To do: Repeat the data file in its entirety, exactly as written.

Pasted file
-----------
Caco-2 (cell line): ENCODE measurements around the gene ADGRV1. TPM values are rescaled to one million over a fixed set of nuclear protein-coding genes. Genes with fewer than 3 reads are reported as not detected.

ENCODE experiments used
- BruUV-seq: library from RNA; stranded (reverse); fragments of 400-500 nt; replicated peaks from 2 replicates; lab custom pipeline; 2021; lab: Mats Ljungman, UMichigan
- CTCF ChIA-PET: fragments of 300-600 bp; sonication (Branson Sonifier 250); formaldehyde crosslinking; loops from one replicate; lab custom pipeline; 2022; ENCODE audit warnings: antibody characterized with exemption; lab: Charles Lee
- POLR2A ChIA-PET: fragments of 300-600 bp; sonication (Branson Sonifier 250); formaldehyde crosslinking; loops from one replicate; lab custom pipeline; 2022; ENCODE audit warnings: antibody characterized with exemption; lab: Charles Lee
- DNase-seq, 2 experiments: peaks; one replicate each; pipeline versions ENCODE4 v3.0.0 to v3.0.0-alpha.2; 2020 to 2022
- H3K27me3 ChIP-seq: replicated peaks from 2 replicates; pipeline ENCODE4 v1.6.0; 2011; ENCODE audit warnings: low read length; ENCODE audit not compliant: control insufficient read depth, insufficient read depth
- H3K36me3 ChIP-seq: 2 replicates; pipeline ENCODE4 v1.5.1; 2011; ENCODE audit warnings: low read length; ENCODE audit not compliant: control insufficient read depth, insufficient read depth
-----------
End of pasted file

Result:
Caco-2 (cell line): ENCODE measurements around the gene ADGRV1. TPM values are rescaled to one million over a fixed set of nuclear protein-coding genes. Genes with fewer than 3 reads are reported as not detected.

ENCODE experiments used
- BruUV-seq: library from RNA; stranded (reverse); fragments of 400-500 nt; replicated peaks from 2 replicates; lab custom pipeline; 2021; lab: Mats Ljungman, UMichigan
- CTCF ChIA-PET: fragments of 300-600 bp; sonication (Branson Sonifier 250); formaldehyde crosslinking; loops from one replicate; lab custom pipeline; 2022; ENCODE audit warnings: antibody characterized with exemption; lab: Charles Lee
- POLR2A ChIA-PET: fragments of 300-600 bp; sonication (Branson Sonifier 250); formaldehyde crosslinking; loops from one replicate; lab custom pipeline; 2022; ENCODE audit warnings: antibody characterized with exemption; lab: Charles Lee
- DNase-seq, 2 experiments: peaks; one replicate each; pipeline versions ENCODE4 v3.0.0 to v3.0.0-alpha.2; 2020 to 2022
- H3K27me3 ChIP-seq: replicated peaks from 2 replicates; pipeline ENCODE4 v1.6.0; 2011; ENCODE audit warnings: low read length; ENCODE audit not compliant: control insufficient read depth, insufficient read depth
- H3K36me3 ChIP-seq: 2 replicates; pipeline ENCODE4 v1.5.1; 2011; ENCODE audit warnings: low read length; ENCODE audit not compliant: control insufficient read depth, insufficient read depth